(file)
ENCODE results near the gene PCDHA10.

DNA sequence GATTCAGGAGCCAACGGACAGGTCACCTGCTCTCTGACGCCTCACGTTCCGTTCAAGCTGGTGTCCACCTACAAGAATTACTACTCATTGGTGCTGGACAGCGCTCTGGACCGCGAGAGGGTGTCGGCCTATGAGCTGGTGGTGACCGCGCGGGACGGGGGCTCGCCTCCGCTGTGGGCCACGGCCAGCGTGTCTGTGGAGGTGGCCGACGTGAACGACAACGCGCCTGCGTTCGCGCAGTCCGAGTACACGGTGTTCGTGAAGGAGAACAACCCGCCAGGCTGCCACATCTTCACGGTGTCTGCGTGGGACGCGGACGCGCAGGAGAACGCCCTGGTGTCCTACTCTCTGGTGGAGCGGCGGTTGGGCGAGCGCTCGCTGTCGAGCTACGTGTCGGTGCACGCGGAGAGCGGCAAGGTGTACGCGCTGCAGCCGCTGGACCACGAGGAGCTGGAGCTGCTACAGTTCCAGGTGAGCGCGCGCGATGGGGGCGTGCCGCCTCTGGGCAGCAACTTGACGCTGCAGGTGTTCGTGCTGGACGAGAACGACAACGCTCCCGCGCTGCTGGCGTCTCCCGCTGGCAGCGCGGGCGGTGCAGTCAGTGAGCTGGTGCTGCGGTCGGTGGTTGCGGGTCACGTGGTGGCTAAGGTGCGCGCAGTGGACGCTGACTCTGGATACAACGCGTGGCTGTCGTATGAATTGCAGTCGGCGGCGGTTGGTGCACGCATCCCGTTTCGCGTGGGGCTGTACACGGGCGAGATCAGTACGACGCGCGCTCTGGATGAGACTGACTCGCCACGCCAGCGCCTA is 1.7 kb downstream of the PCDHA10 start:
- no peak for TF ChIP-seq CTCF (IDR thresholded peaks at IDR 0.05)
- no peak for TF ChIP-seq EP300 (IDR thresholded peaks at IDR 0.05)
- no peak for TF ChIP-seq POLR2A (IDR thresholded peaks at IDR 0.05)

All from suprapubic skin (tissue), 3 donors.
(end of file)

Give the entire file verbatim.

ENCODE results near the gene PCDHA10.

DNA sequence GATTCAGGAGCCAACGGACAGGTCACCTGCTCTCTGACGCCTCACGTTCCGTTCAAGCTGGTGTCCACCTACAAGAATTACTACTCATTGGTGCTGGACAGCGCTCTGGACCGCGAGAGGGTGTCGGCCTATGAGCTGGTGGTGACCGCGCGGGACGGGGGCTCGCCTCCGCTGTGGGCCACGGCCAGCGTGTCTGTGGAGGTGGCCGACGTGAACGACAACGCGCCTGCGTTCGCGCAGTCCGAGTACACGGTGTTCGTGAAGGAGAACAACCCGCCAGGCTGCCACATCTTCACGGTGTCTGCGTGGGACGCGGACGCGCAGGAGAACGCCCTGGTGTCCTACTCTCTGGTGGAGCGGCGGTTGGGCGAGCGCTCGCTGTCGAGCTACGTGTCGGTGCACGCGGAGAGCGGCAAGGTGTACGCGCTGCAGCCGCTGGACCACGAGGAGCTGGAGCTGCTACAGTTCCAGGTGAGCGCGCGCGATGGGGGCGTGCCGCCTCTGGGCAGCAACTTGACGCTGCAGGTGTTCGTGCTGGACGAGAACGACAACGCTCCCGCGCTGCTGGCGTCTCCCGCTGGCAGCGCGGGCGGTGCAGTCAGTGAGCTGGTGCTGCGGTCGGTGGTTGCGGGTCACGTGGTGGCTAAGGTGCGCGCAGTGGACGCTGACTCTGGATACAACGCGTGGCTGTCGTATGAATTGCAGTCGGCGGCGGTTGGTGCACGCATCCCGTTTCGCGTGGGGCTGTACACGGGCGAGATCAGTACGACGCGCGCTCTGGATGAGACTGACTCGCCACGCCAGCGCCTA is 1.7 kb downstream of the PCDHA10 start:
- no peak for TF ChIP-seq CTCF (IDR thresholded peaks at IDR 0.05)
- no peak for TF ChIP-seq EP300 (IDR thresholded peaks at IDR 0.05)
- no peak for TF ChIP-seq POLR2A (IDR thresholded peaks at IDR 0.05)

All from suprapubic skin (tissue), 3 donors.